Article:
There is still time for a soft landing on the National Crime Agency issue and there is no excuse if our politicians cannot agree one with London.
Nationalists are fearful of a new and unaccountable police force, but that is neither inevitable nor even likely. The NCA takes over from the Serious and Organised Crime Agency (SOCA), which had operated here for some years without treading on the PSNI's toes. In fact, it was a valued ally and there have been few complaints about it.
Customs and Revenue also operate outside the control of the Policing Board and there have been no practical difficulties.
David Ford, our Justice Minister, has already met Theresa May, the Home Secretary, who has agreed several concessions to local feeling. These can be built on.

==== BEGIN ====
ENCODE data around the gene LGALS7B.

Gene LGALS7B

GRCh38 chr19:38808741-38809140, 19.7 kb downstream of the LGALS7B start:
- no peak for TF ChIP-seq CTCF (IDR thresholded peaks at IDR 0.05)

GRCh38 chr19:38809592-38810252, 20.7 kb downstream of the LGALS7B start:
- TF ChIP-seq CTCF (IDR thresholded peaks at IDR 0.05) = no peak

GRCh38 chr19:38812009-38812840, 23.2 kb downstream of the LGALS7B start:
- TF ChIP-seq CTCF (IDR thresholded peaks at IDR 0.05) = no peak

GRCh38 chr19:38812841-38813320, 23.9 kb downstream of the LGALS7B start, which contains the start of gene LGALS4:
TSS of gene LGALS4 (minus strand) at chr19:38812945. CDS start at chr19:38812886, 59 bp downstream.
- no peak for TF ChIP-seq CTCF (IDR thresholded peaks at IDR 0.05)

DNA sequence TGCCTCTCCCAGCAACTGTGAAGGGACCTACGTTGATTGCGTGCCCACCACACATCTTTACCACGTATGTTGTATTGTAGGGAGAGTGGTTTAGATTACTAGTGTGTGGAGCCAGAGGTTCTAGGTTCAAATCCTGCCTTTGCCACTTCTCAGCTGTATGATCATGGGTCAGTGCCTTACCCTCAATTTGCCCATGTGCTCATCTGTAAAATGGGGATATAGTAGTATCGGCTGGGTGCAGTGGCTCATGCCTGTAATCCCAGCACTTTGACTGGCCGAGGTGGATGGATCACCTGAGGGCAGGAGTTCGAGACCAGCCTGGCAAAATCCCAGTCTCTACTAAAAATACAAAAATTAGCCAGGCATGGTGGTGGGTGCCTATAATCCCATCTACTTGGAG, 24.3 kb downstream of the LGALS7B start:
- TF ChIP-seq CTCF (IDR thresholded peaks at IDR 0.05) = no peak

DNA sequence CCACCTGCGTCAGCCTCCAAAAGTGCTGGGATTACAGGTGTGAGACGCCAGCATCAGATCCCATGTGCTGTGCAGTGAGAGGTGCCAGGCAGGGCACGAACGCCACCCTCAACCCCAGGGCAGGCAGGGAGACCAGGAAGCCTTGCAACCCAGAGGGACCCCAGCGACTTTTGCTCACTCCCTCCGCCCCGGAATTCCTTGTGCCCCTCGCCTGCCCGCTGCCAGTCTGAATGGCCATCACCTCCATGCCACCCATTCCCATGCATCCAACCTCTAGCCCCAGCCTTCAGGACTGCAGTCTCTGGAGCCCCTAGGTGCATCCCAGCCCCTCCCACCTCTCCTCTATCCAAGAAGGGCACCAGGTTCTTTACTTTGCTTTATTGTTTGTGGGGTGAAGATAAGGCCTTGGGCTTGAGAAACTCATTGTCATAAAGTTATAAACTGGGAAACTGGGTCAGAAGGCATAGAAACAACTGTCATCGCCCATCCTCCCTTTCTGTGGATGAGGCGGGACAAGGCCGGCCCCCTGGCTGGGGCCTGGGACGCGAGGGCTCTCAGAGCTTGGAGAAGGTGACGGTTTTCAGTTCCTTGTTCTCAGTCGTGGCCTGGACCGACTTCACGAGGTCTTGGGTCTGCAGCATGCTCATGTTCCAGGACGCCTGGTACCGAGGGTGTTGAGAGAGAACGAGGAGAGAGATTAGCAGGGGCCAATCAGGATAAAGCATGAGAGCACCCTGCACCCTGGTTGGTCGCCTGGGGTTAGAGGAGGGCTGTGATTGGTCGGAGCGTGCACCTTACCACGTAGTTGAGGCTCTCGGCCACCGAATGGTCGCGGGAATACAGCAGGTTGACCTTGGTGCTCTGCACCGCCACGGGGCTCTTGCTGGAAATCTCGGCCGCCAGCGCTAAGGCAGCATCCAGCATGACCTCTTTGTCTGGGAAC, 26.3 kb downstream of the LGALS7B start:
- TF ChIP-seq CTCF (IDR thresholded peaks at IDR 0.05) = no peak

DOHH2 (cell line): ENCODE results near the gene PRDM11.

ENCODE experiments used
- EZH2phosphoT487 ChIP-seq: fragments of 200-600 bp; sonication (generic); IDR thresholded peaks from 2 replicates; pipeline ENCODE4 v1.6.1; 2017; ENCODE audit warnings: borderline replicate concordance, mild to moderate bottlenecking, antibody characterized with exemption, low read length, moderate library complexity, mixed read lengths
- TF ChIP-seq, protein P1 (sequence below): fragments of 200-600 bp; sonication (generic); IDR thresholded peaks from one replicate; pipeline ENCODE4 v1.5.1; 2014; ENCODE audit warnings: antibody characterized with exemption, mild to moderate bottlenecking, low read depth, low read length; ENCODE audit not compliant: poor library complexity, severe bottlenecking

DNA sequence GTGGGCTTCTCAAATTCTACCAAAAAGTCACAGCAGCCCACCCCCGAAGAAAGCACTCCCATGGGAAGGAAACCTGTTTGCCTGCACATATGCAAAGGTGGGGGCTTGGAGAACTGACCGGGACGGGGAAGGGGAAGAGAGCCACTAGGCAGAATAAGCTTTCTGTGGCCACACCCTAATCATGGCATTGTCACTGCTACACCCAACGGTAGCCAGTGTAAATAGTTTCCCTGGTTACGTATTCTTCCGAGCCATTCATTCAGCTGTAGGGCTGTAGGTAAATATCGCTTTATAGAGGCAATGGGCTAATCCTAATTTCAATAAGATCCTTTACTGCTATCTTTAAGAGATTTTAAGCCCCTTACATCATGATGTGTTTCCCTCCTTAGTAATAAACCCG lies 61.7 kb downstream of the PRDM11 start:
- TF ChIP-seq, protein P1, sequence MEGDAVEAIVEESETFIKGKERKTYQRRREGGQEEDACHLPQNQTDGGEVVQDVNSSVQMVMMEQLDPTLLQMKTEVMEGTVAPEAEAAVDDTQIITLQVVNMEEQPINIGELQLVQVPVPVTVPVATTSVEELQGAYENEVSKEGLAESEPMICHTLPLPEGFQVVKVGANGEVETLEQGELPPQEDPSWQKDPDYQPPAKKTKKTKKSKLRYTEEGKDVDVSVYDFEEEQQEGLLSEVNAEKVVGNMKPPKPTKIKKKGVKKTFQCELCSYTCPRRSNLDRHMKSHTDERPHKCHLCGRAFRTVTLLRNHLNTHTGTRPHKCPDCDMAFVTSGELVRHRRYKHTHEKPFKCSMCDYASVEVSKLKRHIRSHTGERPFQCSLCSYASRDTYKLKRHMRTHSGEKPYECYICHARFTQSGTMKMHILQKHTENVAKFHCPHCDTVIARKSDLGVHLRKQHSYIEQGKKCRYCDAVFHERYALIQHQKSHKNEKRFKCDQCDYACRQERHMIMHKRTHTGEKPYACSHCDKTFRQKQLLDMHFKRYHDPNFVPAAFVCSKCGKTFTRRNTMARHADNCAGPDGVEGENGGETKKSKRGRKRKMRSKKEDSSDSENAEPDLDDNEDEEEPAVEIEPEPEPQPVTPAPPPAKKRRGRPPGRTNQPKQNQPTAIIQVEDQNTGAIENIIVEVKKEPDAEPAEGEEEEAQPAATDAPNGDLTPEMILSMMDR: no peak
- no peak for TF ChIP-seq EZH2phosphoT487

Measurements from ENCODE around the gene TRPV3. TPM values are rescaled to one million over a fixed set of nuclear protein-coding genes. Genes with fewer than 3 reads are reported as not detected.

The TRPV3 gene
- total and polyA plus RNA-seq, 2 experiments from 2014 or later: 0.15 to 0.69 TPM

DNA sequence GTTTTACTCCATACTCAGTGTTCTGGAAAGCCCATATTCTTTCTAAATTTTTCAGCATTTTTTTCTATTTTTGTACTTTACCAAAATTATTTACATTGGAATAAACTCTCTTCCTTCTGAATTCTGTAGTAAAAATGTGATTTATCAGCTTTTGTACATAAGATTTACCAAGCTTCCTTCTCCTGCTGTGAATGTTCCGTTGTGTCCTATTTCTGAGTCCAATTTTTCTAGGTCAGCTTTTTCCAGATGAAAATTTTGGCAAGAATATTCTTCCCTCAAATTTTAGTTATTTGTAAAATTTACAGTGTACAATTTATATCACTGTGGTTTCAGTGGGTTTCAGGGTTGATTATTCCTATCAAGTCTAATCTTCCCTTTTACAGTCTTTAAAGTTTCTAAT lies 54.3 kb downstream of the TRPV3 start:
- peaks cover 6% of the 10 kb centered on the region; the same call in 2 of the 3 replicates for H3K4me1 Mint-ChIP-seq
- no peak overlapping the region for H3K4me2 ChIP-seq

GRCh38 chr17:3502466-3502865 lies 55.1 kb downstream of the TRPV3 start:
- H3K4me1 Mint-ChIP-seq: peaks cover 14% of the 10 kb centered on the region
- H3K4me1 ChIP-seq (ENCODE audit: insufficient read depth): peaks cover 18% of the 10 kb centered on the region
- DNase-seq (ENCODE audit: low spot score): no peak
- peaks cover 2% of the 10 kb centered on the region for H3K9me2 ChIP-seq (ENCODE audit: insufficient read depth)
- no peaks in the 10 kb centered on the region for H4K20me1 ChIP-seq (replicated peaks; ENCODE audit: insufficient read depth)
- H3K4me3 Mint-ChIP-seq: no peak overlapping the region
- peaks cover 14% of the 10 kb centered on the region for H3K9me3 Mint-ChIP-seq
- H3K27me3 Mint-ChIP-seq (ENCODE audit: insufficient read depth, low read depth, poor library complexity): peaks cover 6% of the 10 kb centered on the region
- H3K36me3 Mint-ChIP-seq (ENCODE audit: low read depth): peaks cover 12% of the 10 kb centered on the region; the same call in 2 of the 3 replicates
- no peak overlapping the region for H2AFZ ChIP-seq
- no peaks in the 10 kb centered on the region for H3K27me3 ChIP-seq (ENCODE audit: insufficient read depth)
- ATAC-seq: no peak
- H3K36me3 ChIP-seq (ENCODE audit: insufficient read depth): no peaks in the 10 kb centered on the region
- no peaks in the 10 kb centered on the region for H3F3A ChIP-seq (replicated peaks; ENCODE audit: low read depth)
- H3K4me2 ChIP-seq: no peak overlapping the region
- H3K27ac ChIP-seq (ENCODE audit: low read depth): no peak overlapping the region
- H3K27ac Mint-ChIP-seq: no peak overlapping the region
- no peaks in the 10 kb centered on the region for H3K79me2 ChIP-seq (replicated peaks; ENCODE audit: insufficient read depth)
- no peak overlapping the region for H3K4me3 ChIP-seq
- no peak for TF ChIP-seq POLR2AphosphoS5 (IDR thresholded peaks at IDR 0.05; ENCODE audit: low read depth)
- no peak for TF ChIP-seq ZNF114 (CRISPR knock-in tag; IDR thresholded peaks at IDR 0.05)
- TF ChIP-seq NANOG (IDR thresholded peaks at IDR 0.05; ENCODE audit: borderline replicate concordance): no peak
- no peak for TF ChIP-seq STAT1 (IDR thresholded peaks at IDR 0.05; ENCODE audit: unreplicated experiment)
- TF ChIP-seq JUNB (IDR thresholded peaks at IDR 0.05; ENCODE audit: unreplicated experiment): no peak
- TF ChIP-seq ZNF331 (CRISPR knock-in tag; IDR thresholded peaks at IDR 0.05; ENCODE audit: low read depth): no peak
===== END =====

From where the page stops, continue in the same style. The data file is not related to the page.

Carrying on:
The head of the new agency will meet the Policing Board at least annually and will act through the PSNI by agreement. This person will not have the "powers of a constable" here, and if involved in counter-terrorism operations will only act with the PSNI's agreement.
The NCA will not be involved with homegrown terrorism. It would only ever come into play if an international terrorist group, such as al-Qaida, was using Northern Ireland as a base or targeting it. It will, however, target fuel laundering gangs. It will target organised crime, ranging from trafficking gangs to the lucrative drugs and cigarette smuggling empires.
The PSNI needs the help of a larger agency, with national and international reach.
Crime respects no borders and takes no account of devolved areas of responsibilities.